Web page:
Duty in Iraq always brings new experience

CAMP RAMADI, Iraq -- This past month has involved a bit of travel for me. Sometimes you have to use whatever means is available to make that happen. A couple of weeks ago, I went to visit one of my chaplains at a another forward operating base (FOB) for a couple of days.
I hitched a ride using the detainee truck. The detainees are brought to my FOB a couple of times a week and dropped off at our detention facility. So, I hopped on board and traveled in the back of the truck where the detainees sit. The only difference was that I wasn't handcuffed or blindfolded.
The highlight of this visit was having lunch with the Iraqi Army at their training location. The hope is that they will eventually be ready to take over there. They make a bread that looks like pita bread, but it's thicker and tastes much better. They also had rice served with a sauce that looks like chili. Chai tea, which is very dark and sweet, completed the meal. I understand they eat basically this same meal every afternoon. I guess they like predictability.
Since coming back from leave in January, I have become the de facto chaplain for an FOB that no longer has one. This FOB was the former location of the Marine Division headquarters (which has now moved to Fallujah), and our brigade is now responsible for covering it. It's located a few miles away across the Euphrates River. Usually I travel by convoy, but last week I was able to travel by speedboat -- another new experience!
This location was a palace for one of Saddam's sons. When laying eyes on these ornate marble and stone structures, one certainly gets a sense of Saddam's excesses, especially considering this is only one palace among hundreds he had built throughout Iraq. You have to wonder if he had used that money to build schools and factories, how much better life could have been for many of the Iraqi people. There's a defunct glass factory that sits adjacent to our FOB, and if upgraded, could employ more than a thousand people.
Former harem house
I'm using one of the palace guest houses as a chapel. Actually, I'm told it is where Saddam's son kept his harem of women, so one can only imagine the kinds of activities that took place there over the years. I'm told the previous chaplains did an exorcism to get the demons out. Even with that said, it's an interesting place to visit. I enjoy staying there, especially since there are trees, paved streets and sidewalks -- unlike the muddy mess at Ramadi.
After a few weeks of relative tranquility, the insurgents have been making their mark here again. Last week a young soldier was shot and killed by a sniper while manning his post in a guard tower at the palace FOB. I did his memorial. He was 21 years old and had been in this country only a week. He was a replacement soldier.
As you can imagine, this has rattled some of the soldiers who have to man the towers, but on the whole, they're going back to their duties without hesitation. Again, the attitudes are tremendous. That same day, a Marine was killed by an improvised explosive devise, and a few days later, a soldier met the same fate.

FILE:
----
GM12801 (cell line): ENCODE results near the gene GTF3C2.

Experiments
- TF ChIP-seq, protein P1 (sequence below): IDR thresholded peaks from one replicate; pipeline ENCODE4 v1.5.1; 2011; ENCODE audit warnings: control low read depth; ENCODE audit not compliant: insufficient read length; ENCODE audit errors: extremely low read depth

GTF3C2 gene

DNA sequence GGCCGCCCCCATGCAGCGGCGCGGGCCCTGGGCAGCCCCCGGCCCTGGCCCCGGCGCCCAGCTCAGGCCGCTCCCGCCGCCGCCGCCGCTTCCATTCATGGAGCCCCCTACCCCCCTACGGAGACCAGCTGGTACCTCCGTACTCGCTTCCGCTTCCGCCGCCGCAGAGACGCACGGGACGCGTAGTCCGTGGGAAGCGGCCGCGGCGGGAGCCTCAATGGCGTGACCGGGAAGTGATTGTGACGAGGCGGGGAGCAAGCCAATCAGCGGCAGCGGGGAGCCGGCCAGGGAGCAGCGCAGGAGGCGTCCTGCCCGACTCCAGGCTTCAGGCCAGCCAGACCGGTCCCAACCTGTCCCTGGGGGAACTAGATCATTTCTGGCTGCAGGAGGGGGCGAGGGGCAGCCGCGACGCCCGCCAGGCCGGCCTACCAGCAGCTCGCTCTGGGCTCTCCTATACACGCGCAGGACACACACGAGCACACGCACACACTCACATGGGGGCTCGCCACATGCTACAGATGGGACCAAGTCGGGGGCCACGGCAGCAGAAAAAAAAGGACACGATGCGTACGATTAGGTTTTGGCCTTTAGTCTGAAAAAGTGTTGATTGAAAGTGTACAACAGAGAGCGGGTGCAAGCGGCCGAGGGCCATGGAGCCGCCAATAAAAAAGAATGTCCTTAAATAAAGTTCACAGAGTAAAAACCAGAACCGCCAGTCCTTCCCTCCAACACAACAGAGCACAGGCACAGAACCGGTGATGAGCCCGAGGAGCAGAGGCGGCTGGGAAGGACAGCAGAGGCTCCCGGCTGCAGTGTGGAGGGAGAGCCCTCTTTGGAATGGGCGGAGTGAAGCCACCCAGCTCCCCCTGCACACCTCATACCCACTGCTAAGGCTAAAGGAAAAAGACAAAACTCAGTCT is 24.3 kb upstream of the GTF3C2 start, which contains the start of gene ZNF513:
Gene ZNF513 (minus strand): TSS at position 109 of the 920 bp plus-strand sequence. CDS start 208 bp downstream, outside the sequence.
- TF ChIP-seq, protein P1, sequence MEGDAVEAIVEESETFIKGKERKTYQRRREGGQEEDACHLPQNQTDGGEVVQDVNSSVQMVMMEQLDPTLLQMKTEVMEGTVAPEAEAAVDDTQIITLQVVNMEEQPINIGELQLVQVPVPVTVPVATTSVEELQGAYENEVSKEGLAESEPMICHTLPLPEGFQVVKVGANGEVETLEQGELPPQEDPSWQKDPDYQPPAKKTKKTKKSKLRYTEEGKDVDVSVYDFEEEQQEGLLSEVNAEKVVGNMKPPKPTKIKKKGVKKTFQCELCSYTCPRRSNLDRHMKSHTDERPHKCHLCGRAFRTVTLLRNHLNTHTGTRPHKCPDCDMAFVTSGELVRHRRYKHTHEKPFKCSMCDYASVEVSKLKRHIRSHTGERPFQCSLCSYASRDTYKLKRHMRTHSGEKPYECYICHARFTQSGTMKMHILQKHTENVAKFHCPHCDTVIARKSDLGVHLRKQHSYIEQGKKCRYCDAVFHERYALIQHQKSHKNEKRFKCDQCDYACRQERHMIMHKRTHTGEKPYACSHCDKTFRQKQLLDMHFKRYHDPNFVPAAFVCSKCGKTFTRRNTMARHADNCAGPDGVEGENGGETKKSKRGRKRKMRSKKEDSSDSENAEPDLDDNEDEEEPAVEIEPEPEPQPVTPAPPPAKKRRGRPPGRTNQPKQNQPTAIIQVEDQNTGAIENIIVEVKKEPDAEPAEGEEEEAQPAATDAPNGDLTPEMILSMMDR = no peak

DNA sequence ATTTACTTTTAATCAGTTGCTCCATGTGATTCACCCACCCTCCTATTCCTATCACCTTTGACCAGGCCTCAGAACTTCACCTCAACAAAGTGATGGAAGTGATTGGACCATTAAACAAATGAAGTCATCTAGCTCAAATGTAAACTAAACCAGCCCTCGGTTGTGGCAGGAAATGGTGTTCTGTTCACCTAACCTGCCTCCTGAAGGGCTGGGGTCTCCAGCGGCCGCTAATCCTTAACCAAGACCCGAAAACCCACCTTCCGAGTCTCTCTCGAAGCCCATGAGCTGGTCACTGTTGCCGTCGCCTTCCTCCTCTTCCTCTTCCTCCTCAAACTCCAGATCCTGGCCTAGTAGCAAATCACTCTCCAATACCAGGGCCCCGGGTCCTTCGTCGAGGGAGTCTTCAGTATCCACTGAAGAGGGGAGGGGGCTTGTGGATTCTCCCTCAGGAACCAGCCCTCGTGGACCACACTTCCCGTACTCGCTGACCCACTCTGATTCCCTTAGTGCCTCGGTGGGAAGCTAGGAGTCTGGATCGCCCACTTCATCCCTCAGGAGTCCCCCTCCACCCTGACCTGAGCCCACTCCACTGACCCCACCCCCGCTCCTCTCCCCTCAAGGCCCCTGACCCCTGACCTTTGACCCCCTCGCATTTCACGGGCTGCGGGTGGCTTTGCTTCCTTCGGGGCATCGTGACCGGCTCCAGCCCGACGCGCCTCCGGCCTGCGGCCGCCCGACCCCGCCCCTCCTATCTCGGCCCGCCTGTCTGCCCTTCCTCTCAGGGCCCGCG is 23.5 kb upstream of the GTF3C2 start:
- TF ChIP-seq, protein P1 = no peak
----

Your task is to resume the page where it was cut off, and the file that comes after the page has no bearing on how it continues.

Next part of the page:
We are now at the gut-check stage of this deployment, which is to say we are at the point when we need to be very intentional about staying focused to see this thing through to the end, an end which is coming more and more into focus. I wish I could say this end meant the completion of the war but will only mean the end of the Brigade Combat Team's involvement in it. It looks like there's lots more fighting ahead.
Uphill battle
Sometimes I liken our progress to pumping water uphill. You work so hard to inch the water upward, and as soon as you stop, it all swooshes back to its original place. I'm not sure what our exit date will be -- although everyone loves to play the guessing game. But once we get up on a year in June, it will literally take an act of Congress to extend us. Any date before that I would count as a bonus.
The second rotation of Marines is preparing to exit our theater of operations. This means that we will be seeing our third battalion of Marines once they are replaced. Somewhere along the way the Marines figured out that deployments longer than seven months are detrimental to the health, welfare and effectiveness of the fighting force. This is something the Army has yet to understand.
I was recently informed that I have been selected for the rank of lieutenant colonel by the promotion board that met in the fall. This is good news, of course, but I am not clear as to when I will be able to pin it on.
The Rev. Peter Lawson, pastor of Brownlee Woods Presbyterian Church, Boardman, is serving as the brigade chaplain to the 2/28 Brigade Combat Team at Camp Ramadi in Iraq.

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